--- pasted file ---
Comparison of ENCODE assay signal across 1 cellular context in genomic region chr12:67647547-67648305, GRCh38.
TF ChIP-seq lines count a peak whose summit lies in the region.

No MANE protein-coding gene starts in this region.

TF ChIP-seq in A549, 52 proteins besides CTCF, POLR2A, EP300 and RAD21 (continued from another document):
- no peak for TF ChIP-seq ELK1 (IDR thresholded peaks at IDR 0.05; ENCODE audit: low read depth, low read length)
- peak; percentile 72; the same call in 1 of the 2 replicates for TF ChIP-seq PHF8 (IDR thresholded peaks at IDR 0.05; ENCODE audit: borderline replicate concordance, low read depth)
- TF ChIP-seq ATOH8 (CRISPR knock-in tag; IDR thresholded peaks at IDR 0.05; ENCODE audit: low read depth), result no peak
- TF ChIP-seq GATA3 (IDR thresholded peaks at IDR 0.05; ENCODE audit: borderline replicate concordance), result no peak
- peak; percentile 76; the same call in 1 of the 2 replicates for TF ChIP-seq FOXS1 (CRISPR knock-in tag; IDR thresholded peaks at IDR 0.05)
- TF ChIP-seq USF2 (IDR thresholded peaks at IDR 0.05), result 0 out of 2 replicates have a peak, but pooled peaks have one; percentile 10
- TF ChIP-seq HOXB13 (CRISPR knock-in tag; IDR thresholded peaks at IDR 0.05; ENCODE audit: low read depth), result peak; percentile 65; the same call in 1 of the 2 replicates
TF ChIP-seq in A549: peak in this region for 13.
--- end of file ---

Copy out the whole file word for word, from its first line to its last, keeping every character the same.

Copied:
Comparison of ENCODE assay signal across 1 cellular context in genomic region chr12:67647547-67648305, GRCh38.
TF ChIP-seq lines count a peak whose summit lies in the region.

No MANE protein-coding gene starts in this region.

TF ChIP-seq in A549, 52 proteins besides CTCF, POLR2A, EP300 and RAD21 (continued from another document):
- no peak for TF ChIP-seq ELK1 (IDR thresholded peaks at IDR 0.05; ENCODE audit: low read depth, low read length)
- peak; percentile 72; the same call in 1 of the 2 replicates for TF ChIP-seq PHF8 (IDR thresholded peaks at IDR 0.05; ENCODE audit: borderline replicate concordance, low read depth)
- TF ChIP-seq ATOH8 (CRISPR knock-in tag; IDR thresholded peaks at IDR 0.05; ENCODE audit: low read depth), result no peak
- TF ChIP-seq GATA3 (IDR thresholded peaks at IDR 0.05; ENCODE audit: borderline replicate concordance), result no peak
- peak; percentile 76; the same call in 1 of the 2 replicates for TF ChIP-seq FOXS1 (CRISPR knock-in tag; IDR thresholded peaks at IDR 0.05)
- TF ChIP-seq USF2 (IDR thresholded peaks at IDR 0.05), result 0 out of 2 replicates have a peak, but pooled peaks have one; percentile 10
- TF ChIP-seq HOXB13 (CRISPR knock-in tag; IDR thresholded peaks at IDR 0.05; ENCODE audit: low read depth), result peak; percentile 65; the same call in 1 of the 2 replicates
TF ChIP-seq in A549: peak in this region for 13.